How to Find An Idea for A Story
“Where do you find your ideas?” readers ask me.
Here’s the most popular methods for finding a story idea (in order of popularity):
1. Steal from other writers
All writers throughout history have done this. I bet Homer borrowed Odysseus’ tribulations from an earlier work. Shakespeare certainly did: Hamlet was based on an earlier play, and the idea of Troilus and Cressida was taken from a work by Chaucer.
C.S. Lewis probably read The Aunt and Amabel, a short story by Edith Nesbit, in which a girl enters a magic world through a wardrobe. (You can read the Aunt and Amabel in Nesbit’s story collection called The Magic World.) And who knows, possibly Nesbit borrowed her idea from Lewis Carroll’s Alice in Wonderland!
Interestingly, there’s a book by Eva Ibbotson called ‘The Secret of Platform 13’ about a platform at Kings Cross Station that leads you to another world. This book came out at least 3 years before Harry Potter. Ibbotson herself says she’d ‘love to shake JK Rowling by the hand – I think we all borrow from each other as writers.’
This highlights the difference between plagiarism, which is theft of an idea and passing it off as your own – and ‘borrowing.’ At its best, plagiarism is unethical; at its worst, it’s a crime. If you come across a story that starts your own mind wandering, that’s one thing. It’s a whole different matter to say you wrote the original story. Don’t do this. Fanfiction sites usually have guidelines on what’s okay and what’s not. Check out this guide on Wattpad.
However, if a work is out of copyright you may steal with impunity. One of the commonest sources is Shakespeare – my favourite stolen Shakespeare is Warm Bodies, a retelling of Romeo and Juliet, but between zombies. (The movie is pretty good too).
2. Steal from real people.
I never take something that’s happened to anyone I know – but frequently something appears in my writing and I wonder wow, how did that get in there? In my current WIP I’ve written about a woman begging, and I’m positive it’s because I walk past homeless people way too often. One of them has obviously made her way into my story.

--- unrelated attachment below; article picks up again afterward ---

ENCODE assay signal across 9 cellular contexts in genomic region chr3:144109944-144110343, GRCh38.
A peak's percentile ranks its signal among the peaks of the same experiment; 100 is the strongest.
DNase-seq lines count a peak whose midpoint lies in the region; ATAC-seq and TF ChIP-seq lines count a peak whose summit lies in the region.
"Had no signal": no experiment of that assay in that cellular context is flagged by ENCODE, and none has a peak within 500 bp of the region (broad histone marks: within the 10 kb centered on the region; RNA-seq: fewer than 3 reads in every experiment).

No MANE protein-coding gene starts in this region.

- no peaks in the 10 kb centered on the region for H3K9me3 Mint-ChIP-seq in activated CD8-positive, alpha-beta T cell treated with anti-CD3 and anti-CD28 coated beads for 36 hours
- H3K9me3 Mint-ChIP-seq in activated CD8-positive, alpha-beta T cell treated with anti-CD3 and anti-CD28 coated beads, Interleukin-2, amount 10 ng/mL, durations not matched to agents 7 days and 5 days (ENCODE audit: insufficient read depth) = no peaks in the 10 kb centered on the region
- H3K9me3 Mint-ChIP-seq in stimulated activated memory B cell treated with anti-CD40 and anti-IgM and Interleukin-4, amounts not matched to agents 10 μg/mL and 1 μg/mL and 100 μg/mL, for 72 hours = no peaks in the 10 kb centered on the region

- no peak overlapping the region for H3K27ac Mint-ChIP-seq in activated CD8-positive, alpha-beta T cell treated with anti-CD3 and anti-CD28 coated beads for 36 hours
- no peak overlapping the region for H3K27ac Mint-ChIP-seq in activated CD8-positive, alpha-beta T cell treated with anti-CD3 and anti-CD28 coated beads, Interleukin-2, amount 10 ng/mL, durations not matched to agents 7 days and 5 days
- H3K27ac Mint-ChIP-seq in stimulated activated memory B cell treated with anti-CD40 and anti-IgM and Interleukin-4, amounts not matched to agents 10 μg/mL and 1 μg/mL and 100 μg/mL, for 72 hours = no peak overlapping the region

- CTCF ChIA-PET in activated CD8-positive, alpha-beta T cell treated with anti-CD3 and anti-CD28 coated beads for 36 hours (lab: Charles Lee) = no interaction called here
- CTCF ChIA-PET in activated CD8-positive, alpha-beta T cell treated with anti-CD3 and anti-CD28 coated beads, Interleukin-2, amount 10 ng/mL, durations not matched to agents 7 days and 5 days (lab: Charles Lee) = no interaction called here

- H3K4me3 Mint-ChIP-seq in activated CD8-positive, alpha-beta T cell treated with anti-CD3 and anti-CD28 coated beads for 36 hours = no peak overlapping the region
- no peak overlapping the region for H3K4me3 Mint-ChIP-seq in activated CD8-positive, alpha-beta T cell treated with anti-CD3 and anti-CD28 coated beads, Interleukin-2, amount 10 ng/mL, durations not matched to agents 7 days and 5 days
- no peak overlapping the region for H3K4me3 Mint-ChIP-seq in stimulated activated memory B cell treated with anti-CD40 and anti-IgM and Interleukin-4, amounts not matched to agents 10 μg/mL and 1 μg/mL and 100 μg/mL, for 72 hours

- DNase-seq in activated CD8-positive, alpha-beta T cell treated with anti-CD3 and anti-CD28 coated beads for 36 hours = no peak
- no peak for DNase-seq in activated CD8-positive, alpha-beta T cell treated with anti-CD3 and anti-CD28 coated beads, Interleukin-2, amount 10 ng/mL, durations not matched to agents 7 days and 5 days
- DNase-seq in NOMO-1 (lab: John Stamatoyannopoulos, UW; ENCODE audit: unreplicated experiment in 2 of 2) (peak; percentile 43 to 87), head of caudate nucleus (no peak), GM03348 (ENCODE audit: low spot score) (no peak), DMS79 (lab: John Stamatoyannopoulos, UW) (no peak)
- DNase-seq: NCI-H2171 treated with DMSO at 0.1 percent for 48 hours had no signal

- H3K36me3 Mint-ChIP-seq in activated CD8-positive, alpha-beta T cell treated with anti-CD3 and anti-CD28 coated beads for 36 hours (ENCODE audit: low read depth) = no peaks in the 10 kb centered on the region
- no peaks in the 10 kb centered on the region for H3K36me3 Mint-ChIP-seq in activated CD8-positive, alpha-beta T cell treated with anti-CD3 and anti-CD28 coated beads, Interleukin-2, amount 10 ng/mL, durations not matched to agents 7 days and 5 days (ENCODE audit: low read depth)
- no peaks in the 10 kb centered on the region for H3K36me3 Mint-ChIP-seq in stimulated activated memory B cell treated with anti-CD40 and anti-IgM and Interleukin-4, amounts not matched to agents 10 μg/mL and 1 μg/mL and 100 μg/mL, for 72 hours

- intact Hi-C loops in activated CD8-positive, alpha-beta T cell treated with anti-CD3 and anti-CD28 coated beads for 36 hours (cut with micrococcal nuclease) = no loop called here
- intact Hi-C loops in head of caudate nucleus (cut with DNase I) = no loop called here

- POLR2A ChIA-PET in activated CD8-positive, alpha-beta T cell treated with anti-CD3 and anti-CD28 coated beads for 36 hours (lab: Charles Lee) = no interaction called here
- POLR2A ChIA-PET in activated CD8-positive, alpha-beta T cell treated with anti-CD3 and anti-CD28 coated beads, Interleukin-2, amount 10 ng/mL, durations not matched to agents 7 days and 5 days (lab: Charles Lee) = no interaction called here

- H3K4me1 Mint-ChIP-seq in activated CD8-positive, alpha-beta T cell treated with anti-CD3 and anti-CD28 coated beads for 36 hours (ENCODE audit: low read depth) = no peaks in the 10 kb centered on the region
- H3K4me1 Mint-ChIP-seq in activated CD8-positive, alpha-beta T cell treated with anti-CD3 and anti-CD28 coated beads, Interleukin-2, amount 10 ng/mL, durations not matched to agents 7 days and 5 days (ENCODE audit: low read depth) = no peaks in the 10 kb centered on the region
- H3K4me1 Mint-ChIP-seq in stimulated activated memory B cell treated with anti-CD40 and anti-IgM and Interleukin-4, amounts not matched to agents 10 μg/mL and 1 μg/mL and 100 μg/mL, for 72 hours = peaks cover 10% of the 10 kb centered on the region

Sometimes friends say, in tones of deep suspicion, ‘You can’t use that,’ or ‘are you writing this down?’ No-one trusts a writer. It’s best not to overtly steal, or you’ll find yourself friendless. (But if someone’s annoyed you, that’s a whole different matter….)
3. Steal from history.
You know the phrase – you couldn’t make it up? Frequently, you can’t. Who-ever would have dreamt that an average Austrian painter would one day form the Third Reich?
4. Steal from fables.
Legends are the biggest source of stories. The humble orphan discovers his destiny; a beautiful girl marries a prince. Monsters are killed; children are rescued. Witches are destroyed. There are endless stories to be had from myths and legends. Want more info on this topic? Here’s a link to my blog post on How to Write a Fairytale.
And lastly (if you’re truly desperate)…
5. Steal from yourself.
There’s an old saying: write what you know. I’m not so sure about this. I think it’s best to write about things that make you curious. If you’re wanting to find out how something works, then find out and write it down. If you want to learn about your ancestors, then find out – and, yes, write it down. Something weird/sad/terrifying happened to you: write it down.
I have mixed feelings about journalling. It’s a lot of work, and you can end up with a huge amount of paper. (I talk more about it in this FB live here). But your own life belongs to you and no-one else, and it’s your story to tell.
Want more story idea tips? Here’s a short ebook you can download and print off.